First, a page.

My life as an Airbnb Host What I've learned from hosting and how I make money using Airbnb

What is your Acceptance rate? Does it matter?


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It’s April and the sun has finally come out over London and this has lead to an increase in bookings. Airbnb had been continually warning hosts that December to March is considered the low season and hosts should consider reducing their prices by 15%. Many hosts it seems didn’t reduce their prices or started to believe the low season would never end and started complaining of their being “too many hosts and not enough guests.”  Well it does look like we are all back in business.

To me it seems there are good bookings and bad bookings, and in my opinion you have to take your fair share of the bad bookings to get the good bookings. Airbnb seems to be thinking along the same lines – your acceptance rate now affects your search rankings. Previously to get a high ranking in the Airbnb search one of the things you could do was to reply to guests enquiries quickly.

An active and prompt host is exactly what the airbnb likes, so it makes sense you are rewarded when replying to your enquires quickly. To quote from another hosts on the group discussions forum “My gut is anything that negatively impacts the precious “conversion rate” (one of the holy grail metrics for hospitality businesses), will cause the host/listing(s) to be buried in search results.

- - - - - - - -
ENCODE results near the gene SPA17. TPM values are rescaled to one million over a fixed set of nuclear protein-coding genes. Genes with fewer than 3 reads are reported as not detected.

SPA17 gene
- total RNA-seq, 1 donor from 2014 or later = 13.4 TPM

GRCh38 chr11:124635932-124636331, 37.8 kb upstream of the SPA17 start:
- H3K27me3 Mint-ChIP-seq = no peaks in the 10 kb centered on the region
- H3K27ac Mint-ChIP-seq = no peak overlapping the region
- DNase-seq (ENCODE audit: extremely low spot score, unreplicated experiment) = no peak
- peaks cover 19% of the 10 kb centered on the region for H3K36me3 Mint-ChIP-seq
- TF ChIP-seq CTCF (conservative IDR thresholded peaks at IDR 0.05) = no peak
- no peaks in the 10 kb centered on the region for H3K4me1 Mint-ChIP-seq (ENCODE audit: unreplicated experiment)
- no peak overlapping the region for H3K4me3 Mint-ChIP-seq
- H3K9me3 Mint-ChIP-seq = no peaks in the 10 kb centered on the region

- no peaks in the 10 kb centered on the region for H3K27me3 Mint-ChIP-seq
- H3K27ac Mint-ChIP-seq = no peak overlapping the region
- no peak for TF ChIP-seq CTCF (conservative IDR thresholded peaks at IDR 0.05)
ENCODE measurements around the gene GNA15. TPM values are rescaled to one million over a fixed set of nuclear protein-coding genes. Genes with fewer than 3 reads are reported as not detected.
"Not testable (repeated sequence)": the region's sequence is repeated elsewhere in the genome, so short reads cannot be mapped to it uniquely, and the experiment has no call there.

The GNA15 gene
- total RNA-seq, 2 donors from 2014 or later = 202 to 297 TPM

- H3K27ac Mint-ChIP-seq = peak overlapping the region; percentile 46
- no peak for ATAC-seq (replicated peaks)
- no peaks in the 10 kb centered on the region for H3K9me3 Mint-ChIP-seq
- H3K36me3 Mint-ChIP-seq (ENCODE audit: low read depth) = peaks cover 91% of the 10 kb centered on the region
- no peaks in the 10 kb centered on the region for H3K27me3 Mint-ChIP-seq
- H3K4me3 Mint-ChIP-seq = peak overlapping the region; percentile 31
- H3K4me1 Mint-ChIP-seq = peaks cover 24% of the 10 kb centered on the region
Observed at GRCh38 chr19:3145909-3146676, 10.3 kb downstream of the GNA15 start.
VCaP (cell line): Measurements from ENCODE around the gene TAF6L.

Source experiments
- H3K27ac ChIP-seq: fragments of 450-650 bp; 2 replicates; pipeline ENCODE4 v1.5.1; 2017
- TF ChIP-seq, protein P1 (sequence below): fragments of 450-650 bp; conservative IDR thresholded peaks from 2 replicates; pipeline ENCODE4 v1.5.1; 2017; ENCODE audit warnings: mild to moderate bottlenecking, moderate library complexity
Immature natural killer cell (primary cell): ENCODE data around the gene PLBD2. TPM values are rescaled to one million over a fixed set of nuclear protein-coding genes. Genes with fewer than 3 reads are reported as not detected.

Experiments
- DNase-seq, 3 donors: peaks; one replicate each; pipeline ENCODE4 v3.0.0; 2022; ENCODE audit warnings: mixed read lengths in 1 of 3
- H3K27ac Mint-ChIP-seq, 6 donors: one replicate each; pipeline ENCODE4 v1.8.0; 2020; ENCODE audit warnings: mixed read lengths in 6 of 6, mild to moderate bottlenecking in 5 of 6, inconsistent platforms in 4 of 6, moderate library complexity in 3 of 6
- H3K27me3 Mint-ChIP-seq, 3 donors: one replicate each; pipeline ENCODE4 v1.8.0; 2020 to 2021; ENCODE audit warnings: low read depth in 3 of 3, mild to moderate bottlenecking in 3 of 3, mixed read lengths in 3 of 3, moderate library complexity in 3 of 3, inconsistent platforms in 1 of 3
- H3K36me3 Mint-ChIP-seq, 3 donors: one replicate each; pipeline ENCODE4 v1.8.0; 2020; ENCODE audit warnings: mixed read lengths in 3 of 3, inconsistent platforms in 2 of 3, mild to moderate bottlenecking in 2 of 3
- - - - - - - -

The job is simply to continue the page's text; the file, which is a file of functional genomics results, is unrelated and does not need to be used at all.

Airbnb Acceptance Rate and Rankings

I personally agree with Airbnb acceptance rate metrics for search rankings. We need to think of the paying customer. My wife has complained to me a few times that taking guests for just one night isn’t worth it. Every guest gets a fresh set of clean sheets and towels and a bottle of water and the room will need to be cleaned again. It’s obviously much more profitable and less time consuming to have longer staying guests. It is possible to set a two day minimum in your listings calendar settings so hosts can easily prevent one night requests.

I am willing to accept single night requests because I don’t like to turn down business (in my opinion if you only accept business that suits you then soon you won’t have any business). A good customer might spend a week at one hosts listing and then a single night at a stopover at another hosts listing en-route to another host. Is this person a bad guest? No this person an excellent guest but somebody has to take the single night for the team.


About the author


Airbnb host and I live in London.

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By richsaint18
My life as an Airbnb Host What I've learned from hosting and how I make money using Airbnb

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